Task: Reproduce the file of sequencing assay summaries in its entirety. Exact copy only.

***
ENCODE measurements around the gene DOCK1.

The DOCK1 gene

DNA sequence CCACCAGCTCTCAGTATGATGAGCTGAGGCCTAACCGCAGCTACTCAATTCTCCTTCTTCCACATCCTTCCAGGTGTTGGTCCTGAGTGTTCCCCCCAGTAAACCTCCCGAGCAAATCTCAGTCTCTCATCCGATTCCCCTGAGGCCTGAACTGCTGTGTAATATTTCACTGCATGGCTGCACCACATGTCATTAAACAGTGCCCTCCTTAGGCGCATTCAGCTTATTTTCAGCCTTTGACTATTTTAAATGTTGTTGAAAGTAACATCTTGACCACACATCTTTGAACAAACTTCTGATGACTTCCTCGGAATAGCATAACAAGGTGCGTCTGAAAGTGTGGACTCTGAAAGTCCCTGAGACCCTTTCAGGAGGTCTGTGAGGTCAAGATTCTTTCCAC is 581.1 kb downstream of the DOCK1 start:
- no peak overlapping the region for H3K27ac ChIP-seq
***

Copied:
ENCODE measurements around the gene DOCK1.

The DOCK1 gene

DNA sequence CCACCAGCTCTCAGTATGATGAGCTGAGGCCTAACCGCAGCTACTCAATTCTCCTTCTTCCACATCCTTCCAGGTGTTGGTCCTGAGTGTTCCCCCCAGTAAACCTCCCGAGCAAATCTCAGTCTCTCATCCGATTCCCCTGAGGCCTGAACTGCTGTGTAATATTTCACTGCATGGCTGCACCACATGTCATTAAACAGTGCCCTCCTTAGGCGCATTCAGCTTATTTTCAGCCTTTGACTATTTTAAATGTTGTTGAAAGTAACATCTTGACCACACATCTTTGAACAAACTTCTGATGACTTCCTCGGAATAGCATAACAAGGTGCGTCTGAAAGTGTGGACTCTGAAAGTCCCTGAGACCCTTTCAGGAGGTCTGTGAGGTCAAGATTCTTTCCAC is 581.1 kb downstream of the DOCK1 start:
- no peak overlapping the region for H3K27ac ChIP-seq